Picking up a OnePlus device to stress his point, he continues: “This is a functional product. It is sort of a commoditized product. But it also has a lot of elements around the experience part. So if you’re just looking for the functionality of the phone, you can buy any smartphone today. But if you care about that incremental experience. every time your phone hangs, the experience is impacted. Every time you don’t get the right customer service, your experience is impacted.

It was the stress on experience that made OnePlus move towards the premium segment of the market, even though this was a very tiny segment of the total market. “We decided to enter only the premium segment whereas the market was moving towards mass market,” he remembers. “We decided to focus only online when the market was actually focusing on offline more. Even the online brands were actually going offline.

The company’s choice of online partner was crucial too. Today, Amazon seems like an obvious choice. But back in 2014, the e-tailer was not known for selling phones, an area where its rival, Flipkart held the edge, thanks to the launches of the Moto G, Moto E and the Xiaomi Mi 3. “We were the first smartphone brand that was launched on Amazon,” Agarwal recalls. “We were selling only online, and a premium product. Until then, the phones that were sold online were mostly Rs 10,000-12,000 phones – even today, most of the devices are still in that zone – and people always thought that consumers want to have a touch and feel experience, especially for a premium device because they are spending so much of money.

For all his confidence in the product, Agarwal was not over-enthusiastic about the prospects of the OnePlus One. “We looked at the data and our expectation was probably to sell 5000 units,” he remembers. “Amazon was more ambitious because they were launching OnePlus for the first time and they were more confident and they were expecting 20,000 units. We were always worried.” Amazon, however, backed the product to the hilt and actually bought 20,000 units. “That was the first order that was placed for the OnePlus One,” Agarwal recalls with a laugh. “And that was sold out in a few days. India in a way has surpassed all our expectations.

The brand has never really looked back after that. “It has been going up and up every time. Even till today OnePlus 6, OnePlus 5T, the sales have been higher than all previous launches. Every new launch is setting a new standard,” Agarwal says, with a hint of pride. The lesson he has learned from the experience is simple: “You can go with the market data, that can give you some indication,” he says. “But in a way, the way to look at it is: we are operating in a market which does not have any precedent. We have our own playbook. We are creating our own journey. And we don’t really have any past reference to look for.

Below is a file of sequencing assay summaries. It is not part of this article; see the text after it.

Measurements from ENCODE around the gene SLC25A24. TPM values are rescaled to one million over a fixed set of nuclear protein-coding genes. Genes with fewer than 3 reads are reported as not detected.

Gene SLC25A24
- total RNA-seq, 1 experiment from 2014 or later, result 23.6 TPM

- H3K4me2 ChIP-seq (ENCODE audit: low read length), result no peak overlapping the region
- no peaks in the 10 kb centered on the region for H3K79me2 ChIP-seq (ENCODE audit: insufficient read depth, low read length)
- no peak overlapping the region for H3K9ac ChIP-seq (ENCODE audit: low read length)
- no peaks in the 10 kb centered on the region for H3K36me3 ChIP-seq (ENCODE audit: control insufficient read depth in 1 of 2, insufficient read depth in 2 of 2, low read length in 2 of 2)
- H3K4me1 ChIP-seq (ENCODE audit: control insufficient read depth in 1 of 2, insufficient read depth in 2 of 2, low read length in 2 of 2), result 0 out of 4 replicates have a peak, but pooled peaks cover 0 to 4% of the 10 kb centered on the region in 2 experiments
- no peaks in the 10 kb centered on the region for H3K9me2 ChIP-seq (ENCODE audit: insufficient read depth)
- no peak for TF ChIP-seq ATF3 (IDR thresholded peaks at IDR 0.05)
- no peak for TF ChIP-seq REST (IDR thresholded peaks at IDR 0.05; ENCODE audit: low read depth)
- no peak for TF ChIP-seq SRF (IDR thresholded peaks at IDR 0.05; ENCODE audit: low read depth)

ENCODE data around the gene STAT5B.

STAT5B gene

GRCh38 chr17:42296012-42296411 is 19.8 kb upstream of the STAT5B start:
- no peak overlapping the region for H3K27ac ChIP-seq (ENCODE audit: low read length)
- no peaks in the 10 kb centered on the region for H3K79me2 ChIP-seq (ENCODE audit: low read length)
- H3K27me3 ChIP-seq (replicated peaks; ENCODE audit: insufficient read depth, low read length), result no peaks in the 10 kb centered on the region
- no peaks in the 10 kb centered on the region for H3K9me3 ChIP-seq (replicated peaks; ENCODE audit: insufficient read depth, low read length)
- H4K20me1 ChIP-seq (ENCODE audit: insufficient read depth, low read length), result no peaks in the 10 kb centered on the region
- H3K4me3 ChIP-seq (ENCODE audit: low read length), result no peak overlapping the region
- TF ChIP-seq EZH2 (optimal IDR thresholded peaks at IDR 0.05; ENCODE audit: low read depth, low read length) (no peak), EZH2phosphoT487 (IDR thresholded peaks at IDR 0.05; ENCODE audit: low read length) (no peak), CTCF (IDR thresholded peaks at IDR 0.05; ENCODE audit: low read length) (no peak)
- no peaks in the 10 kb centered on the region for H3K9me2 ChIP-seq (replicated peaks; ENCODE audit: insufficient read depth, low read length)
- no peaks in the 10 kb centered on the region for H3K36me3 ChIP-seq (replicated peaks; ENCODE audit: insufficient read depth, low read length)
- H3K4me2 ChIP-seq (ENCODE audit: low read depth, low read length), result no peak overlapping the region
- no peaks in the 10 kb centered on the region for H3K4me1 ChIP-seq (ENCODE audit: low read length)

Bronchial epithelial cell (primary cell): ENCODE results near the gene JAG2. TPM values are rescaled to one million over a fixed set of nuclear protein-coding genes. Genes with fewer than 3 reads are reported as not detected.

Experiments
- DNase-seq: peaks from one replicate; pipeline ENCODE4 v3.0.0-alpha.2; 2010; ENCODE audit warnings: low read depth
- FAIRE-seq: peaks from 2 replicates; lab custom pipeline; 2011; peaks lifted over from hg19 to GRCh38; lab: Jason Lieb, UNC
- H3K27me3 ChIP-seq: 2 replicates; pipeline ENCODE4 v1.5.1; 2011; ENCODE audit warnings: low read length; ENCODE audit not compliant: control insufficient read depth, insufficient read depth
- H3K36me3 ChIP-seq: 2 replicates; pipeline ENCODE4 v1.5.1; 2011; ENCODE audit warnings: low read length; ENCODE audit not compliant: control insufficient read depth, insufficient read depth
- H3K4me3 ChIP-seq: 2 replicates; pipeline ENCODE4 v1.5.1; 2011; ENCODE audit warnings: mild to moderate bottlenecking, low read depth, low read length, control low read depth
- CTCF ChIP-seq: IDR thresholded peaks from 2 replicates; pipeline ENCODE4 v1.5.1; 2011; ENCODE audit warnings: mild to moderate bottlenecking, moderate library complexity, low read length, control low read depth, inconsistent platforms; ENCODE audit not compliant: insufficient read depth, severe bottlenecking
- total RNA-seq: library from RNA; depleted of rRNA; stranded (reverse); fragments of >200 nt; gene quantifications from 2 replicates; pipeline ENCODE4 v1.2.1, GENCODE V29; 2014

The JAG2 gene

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It is a strategy that has yielded the company rich dividends and one that Agarwal says has not much chance of it changing in the coming days. “We still do not have offline, we still don’t operate in multiple product categories, we are still not doing a lot of advertising, we are still not even available on multiple online platforms,” he points out. “With all of those constraints, if people are still buying the product, that means they’re really satisfied with the product.

Another facet of the company that is unlikely to change is the importance it gives to India, which remains one of its main markets. “I would say from a company’s perspective, I think OnePlus has always prioritized India ahead of other markets because the growth here has been much faster,” Agarwal says. Another reason for the importance given to the market is the fact that it has often served as a testbed for a number of ideas. “In the partnership model, India was the first country where we actually had a partner, Amazon,” Agarwal points out. “That model worked really well and that sort of set the tone for the market. So now we have a partner in Finland – Alisa, which is a telecom company. In China and the UK, we have partners too. And we’re also exploring more partnerships in other regions.

So, India, in a way, has always led the way in terms of piloting and experimenting with different concepts. For OnePlus 5, for example, we had big mega launch, offline launch and that worked out really well for us, and learning from that experience we took it to the OnePlus 5T launch where for the first time, the brand launched a product in New York,” he pauses and adds with a smile. “Before that, we used to have YouTube launches!

Indians are not price conscious, but value conscious!

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A number of analysts have always been puzzled by the fact at how OnePlus has continued to do well in spite of consistently increasing the prices of its models. In a market like India, which has a reputation of being very price-conscious, price increases are considered to be a one-way route to disaster. OnePlus has bucked that trend right through – to the extent that it today sells its products at a price tag that is more than fifty percent higher than when it started out in 2014. Agarwal’s rationale for this surprising success is simple if against conventional belief – he feels that the Indian consumer is not as price-conscious as many make him or her out to be.